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Who Discovered Venus?

Who Discovered Venus?
While a lot of facts about Venus are known, its actual discoverer is unknown. Among ancient civilizations it was known as the morning star. Pythagoras was the first to realize that both the morning and evening star were the same entity. Facts and Figures Venus has a perihelion of 107,600,000 and the aphelion is 108,900,000. The mean is 108,000,000. The rotation is approximately 243 days with a revolution of 0.52 years. It has no satellites and has an average temperature of 459 degrees Celsius. In terms of size, Venus is about the same as Earth. Surface and Geology One of the most basic facts about Venus is its size is similar to Earth. It is smaller by only 650 km. Its mass is also 80% that of Earth. However, Venus’ geological surface is very different. More than 75% of the surface is littered with volcanic plains. There are also several lobate plains in the area. There are two large landmasses, one on the northern hemisphere and one at the equator’s south side. The northern land...

Who Discovered Heart Disease?

Who Discovered Heart Disease?
In ancient times, most civilizations dealt with diseases and medical problems with the use of magic or occult practices. However, there were early records that Egypt treated diseases with basic medical know-how. And an Egyptian could well be the first person who discovered heart disease and provided some medical remedy. Ebers Papyrus Georg Ebers was not who discovered heart disease. However, he discovered a 110-page or 20-meter long scroll in hieratic Egyptian inscription around 1873 to 1874 in Thebes. It was a record of medical data made and kept by ancient Egyptians in 1550 B.C. Among its contents was how to detect heart failure. The Ebers Papyrus reflects a comprehensive Egyptian knowledge of the basics of heart failures and diseases and simple measure on how to treat them. With this fact, it would be safe to assume that the first heart doctor was an Egyptian. Some Early Clinical Heart Diagnoses The Ebers Papyrus described several clinical heart diagnoses made by the early Egyptians,...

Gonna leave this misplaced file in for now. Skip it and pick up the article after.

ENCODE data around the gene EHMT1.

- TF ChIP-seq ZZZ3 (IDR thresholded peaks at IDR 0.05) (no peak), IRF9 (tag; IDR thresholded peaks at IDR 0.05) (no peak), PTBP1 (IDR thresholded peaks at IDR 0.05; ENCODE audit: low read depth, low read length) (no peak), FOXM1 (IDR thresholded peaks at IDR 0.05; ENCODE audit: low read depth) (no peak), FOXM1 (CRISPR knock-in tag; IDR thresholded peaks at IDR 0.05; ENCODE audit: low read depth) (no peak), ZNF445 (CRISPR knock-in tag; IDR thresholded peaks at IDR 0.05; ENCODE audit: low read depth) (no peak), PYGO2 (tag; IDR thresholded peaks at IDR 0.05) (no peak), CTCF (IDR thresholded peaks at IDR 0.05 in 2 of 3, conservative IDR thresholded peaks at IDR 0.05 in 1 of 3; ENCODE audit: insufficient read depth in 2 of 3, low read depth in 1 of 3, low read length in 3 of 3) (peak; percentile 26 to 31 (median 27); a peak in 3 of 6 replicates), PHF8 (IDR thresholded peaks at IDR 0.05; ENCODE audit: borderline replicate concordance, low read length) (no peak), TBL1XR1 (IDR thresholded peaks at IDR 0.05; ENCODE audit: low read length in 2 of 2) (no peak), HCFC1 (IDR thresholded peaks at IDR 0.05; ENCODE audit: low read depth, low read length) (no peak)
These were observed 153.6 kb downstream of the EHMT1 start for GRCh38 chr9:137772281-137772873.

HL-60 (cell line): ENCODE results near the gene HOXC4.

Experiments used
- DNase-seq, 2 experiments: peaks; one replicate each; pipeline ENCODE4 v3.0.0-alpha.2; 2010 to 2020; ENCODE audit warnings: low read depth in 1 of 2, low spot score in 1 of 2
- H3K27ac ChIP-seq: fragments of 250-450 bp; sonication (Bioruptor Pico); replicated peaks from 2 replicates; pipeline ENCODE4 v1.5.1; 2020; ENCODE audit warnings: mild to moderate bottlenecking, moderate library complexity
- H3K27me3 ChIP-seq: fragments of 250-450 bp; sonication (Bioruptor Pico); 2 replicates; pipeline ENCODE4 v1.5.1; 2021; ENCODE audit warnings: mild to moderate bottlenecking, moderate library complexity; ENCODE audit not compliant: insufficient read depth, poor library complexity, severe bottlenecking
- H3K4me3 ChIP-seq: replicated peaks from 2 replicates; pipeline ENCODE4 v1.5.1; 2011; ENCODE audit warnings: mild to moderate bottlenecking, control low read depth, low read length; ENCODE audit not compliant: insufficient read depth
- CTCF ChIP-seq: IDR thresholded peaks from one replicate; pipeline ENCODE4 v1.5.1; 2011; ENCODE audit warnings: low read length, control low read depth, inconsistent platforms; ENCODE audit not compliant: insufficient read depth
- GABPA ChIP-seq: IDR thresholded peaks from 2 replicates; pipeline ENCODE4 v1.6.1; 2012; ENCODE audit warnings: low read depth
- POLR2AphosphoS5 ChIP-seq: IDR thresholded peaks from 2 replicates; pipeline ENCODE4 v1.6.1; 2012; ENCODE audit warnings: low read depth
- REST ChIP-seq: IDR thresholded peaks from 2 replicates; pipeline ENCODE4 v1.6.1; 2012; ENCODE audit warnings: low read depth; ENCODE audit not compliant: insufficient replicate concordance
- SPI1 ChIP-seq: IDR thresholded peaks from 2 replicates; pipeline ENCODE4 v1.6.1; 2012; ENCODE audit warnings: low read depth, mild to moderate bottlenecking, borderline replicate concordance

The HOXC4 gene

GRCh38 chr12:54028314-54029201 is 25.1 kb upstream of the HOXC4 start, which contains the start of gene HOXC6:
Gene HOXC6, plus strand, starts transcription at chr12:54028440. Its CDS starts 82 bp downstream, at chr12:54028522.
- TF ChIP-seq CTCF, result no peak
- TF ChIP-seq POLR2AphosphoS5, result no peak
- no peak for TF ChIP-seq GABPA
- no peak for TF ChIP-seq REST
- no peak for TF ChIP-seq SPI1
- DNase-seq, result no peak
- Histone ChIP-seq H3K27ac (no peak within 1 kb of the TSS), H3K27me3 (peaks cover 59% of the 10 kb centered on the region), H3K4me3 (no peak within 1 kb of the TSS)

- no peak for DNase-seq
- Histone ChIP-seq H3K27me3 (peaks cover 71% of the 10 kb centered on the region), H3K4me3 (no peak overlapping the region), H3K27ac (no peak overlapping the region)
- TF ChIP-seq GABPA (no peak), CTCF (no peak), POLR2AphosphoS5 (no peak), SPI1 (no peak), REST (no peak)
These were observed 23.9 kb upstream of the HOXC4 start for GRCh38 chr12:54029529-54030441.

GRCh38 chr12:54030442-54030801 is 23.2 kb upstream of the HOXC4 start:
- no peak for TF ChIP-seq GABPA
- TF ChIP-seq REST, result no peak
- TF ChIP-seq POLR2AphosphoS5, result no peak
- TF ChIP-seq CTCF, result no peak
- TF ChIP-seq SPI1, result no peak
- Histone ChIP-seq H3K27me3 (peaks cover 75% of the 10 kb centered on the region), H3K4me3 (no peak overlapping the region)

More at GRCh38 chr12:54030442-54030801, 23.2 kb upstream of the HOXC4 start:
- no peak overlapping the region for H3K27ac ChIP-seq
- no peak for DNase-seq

Who Discovered Neon?

Who Discovered Neon?
Represented by the atomic number 10 and the symbol Ne in the periodic table, neon is another important chemical element with many practical applications. Under standard conditions, it is described as an inert and colorless noble gas. When used in neon lamps and discharge tubes, this element produces a unique reddish-orange color. Aside from these interesting details, it is also good to know something about its history particularly who discovered neon. The Discovery of Neon Who discovered neon? In 1898, English chemist Morris W. Travers and Scottish chemist William Ramsay discovered this all-important chemical element in the City of London in England. Aside from neon, they were also credited for discovering krypton and xenon. Ramsay chilled an atmosphere sample, which he then liquefied and warmed. As the liquid boiled off, he captured the gases and found three different elements, namely neon, xenon and krypton. Additional Facts and Other Interesting Information Years after the discovery...

Who Discovered Popcorn?

Who Discovered Popcorn?
The History and Discovery of Popcorn Popcorn is a variety of corn that bursts or “pops” out of its kernel when hot. The first people to discover they could pop corns were the American Indians about 5,000 years ago. Popcorn is thus one of the world’s oldest snacks. Other types of corn such as Indian corn, sweet corn, field corn and pod corn don’t have the popping quality. Early Cultivation, Use and Making of Popcorn The popcorn variety originated in Mexico where it was cultivated by the Native Americans. Archeological evidence have found ears of corn as old as 5,600 yearsLater on it was imported to India, Sumatra and China. It became popular with Europeans in exploration periods. They too brought the popcorn home with them. Popcorn was a challenging snack back then. To pop the kernels, the Indians threw them on hot stones over campfires. As the popcorn flew into the air, they would catch them and eat them. Eventually they grew tired of this and invented corn poppers that would...

Who Discovered Zero?

Who Discovered Zero?
Who discovered zero? Discovery of Zero We can’t say for sure who discovered zero before anyone else. But the oldest records of its use are found in the ruins of Babylonia in circa 300 BC. The Babylonians were the first to invent a place hold number system, that is the use of a number to “compress” and cycle figures for easier counting and representation. While our modern system uses 10 as its place value, they used the number 60. This is the sexigesimal system used when counting minutes and seconds today. Babylonian Use of Zero The Babylonians, however, only used zero as a place holder. In other words, it was to clarify representation of numbers in written form. The Babylonians used cuneiform symbols called wedges and crescents to stand for numbers. To avoid confusion with large numbers (for example, 40 X 40 + 1 versus 40 + 1), they invented a zero symbol to mean a blank, a break. But they did not quite think of zero as a number. Zero and the Mayan Calendar At about 400 AD, the Mayans...